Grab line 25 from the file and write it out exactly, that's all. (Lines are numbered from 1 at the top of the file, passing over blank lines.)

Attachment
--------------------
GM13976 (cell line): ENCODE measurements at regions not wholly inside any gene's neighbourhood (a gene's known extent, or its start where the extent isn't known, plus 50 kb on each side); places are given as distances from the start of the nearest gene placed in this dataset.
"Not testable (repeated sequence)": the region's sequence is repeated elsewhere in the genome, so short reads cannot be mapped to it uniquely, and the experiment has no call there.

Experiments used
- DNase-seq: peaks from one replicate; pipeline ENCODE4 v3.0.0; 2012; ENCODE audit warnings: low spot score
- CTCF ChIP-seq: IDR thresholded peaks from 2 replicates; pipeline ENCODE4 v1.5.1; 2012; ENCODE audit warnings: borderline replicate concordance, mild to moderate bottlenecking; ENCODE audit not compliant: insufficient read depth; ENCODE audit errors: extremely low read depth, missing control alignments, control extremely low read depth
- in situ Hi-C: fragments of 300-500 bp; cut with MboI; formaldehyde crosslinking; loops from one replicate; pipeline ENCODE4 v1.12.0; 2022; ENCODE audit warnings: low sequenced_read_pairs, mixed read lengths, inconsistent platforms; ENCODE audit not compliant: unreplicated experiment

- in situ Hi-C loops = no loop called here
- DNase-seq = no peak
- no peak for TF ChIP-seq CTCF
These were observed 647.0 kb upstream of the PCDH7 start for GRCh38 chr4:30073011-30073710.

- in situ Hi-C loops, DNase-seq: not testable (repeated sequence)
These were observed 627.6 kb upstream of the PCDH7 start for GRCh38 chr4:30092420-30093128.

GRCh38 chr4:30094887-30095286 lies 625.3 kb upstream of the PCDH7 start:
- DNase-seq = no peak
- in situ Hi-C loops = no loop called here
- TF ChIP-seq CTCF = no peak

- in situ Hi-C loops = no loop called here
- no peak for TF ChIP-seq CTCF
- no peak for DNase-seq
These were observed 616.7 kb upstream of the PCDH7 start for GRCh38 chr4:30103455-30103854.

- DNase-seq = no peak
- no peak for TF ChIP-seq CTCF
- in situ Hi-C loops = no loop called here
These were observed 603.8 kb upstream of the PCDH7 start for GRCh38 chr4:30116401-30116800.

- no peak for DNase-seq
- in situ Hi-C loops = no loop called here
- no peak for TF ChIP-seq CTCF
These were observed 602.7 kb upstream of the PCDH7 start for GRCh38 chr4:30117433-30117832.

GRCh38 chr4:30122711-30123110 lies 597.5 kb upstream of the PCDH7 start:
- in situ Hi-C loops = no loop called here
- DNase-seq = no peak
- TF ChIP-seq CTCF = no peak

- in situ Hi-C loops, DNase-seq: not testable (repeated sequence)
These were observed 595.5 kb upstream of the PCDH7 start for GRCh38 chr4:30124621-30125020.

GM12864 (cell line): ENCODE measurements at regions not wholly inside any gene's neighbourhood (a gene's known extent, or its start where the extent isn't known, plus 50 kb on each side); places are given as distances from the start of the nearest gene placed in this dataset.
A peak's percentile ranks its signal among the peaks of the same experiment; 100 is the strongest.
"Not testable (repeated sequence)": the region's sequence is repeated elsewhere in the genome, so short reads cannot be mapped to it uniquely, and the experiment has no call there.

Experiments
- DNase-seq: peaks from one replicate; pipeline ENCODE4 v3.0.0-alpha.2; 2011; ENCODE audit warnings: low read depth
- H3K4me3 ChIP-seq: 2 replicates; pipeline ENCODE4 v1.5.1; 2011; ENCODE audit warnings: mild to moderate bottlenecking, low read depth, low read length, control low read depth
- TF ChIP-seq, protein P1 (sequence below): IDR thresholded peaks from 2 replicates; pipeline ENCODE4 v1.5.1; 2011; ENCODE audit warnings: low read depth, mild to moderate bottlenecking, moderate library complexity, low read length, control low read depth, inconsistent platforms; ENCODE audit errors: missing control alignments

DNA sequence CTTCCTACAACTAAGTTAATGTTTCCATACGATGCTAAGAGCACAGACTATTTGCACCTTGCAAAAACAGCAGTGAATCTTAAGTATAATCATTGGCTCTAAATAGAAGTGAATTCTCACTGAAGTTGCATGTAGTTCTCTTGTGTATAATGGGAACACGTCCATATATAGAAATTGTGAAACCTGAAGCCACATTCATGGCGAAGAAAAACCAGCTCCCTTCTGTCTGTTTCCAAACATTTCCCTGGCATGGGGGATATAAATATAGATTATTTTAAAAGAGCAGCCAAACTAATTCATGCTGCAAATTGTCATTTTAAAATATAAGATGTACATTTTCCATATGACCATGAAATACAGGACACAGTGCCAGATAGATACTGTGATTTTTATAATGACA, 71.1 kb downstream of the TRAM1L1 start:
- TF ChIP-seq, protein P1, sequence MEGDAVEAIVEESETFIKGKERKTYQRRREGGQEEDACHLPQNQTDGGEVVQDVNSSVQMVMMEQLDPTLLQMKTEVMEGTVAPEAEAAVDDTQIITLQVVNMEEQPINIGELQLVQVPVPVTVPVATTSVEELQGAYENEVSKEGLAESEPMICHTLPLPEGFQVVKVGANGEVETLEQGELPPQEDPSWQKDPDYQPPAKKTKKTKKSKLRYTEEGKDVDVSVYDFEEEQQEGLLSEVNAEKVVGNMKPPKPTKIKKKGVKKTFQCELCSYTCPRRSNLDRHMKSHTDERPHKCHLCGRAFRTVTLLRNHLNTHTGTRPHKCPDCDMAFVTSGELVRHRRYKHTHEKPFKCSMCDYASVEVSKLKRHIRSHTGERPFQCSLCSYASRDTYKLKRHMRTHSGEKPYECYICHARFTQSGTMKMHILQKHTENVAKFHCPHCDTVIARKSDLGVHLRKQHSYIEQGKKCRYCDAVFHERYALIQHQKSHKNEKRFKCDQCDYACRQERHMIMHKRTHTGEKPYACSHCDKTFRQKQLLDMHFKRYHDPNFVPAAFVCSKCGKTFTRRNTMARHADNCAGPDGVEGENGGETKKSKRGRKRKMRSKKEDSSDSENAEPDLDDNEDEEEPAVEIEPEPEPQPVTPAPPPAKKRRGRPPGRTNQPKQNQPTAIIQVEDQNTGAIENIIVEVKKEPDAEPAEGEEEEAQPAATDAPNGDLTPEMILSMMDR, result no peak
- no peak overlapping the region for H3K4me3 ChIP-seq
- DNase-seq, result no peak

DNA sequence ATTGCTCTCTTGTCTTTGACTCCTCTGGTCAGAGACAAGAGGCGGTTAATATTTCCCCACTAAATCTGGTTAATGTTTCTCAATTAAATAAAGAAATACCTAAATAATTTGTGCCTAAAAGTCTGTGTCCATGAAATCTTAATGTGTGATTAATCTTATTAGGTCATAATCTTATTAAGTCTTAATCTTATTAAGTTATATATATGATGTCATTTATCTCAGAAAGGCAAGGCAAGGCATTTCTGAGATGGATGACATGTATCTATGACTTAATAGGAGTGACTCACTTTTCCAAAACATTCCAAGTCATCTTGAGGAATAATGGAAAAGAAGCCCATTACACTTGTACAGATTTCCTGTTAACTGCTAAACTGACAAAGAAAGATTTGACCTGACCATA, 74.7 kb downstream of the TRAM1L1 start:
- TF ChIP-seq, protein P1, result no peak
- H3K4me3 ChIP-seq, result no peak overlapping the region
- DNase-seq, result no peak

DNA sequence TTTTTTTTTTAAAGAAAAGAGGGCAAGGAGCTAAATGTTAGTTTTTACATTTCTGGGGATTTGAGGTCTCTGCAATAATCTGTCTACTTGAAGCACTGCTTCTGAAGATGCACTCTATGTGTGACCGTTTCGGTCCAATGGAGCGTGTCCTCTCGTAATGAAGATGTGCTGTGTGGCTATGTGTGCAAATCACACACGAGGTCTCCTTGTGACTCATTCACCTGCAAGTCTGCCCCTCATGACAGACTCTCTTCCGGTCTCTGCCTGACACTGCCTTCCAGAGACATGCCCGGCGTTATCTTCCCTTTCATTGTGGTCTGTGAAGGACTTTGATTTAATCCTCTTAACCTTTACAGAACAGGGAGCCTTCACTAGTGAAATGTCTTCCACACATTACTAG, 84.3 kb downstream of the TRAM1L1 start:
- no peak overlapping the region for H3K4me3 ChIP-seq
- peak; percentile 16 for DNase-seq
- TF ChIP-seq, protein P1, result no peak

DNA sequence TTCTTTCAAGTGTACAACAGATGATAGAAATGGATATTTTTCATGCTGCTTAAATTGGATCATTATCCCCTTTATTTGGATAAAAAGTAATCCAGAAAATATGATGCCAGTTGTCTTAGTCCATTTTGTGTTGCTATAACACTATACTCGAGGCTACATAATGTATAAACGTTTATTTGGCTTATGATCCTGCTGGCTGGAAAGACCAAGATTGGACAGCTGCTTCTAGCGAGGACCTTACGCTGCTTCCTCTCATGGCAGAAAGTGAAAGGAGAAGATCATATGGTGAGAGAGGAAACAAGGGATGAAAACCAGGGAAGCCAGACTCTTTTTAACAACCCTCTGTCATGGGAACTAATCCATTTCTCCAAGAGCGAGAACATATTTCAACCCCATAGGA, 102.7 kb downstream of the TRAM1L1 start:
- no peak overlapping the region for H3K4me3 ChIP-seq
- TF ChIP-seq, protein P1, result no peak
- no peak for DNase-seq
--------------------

- no peak for DNase-seq